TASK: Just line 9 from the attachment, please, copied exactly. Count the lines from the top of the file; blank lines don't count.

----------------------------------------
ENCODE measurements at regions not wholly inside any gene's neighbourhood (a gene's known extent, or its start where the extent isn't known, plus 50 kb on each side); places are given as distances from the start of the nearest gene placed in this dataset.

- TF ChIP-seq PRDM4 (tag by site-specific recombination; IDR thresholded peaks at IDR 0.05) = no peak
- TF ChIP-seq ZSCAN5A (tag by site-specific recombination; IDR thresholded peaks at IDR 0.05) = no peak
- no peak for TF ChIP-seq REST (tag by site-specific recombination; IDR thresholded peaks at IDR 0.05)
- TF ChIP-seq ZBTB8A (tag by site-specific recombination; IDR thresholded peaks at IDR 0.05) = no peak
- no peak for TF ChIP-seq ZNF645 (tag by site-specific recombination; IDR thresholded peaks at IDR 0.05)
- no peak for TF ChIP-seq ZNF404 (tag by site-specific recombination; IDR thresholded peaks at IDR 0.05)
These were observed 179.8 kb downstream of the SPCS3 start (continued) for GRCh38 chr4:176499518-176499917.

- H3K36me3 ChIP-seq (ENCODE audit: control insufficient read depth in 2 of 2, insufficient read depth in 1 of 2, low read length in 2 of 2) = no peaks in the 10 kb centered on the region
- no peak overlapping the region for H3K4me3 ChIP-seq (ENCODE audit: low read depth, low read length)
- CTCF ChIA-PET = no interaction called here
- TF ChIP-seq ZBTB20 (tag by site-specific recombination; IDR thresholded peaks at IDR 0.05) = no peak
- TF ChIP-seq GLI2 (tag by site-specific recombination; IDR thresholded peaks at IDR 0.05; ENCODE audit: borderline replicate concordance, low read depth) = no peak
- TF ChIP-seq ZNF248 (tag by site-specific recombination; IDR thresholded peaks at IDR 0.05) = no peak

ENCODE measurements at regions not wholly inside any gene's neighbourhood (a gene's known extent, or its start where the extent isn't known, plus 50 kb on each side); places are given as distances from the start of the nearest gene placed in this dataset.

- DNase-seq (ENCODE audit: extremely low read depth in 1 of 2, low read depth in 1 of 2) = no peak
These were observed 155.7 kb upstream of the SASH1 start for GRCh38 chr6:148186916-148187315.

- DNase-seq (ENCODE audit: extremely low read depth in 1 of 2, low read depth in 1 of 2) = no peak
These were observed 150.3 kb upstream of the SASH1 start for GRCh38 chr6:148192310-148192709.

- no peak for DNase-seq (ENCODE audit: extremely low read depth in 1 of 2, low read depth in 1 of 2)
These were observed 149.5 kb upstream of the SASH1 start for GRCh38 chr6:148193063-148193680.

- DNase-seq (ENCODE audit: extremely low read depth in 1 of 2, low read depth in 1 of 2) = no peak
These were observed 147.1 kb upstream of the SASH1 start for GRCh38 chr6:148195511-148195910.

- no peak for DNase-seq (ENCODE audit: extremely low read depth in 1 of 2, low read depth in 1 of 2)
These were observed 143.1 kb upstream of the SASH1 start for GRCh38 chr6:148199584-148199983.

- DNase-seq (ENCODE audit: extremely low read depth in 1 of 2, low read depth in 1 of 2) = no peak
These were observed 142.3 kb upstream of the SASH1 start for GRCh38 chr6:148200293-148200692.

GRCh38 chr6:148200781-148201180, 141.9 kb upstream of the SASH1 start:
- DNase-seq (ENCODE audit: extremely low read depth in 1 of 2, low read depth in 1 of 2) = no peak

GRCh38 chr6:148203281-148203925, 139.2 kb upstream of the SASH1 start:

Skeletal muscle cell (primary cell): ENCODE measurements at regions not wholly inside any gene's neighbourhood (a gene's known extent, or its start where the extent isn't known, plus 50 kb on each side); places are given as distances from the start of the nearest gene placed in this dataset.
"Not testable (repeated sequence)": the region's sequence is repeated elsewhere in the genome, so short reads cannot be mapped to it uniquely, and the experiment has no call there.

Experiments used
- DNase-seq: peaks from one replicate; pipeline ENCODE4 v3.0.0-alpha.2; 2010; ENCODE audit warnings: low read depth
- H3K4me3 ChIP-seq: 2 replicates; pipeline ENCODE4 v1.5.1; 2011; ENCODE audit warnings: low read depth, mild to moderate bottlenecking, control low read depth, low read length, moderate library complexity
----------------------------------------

- H3K36me3 ChIP-seq (ENCODE audit: control insufficient read depth in 2 of 2, insufficient read depth in 1 of 2, low read length in 2 of 2) = no peaks in the 10 kb centered on the region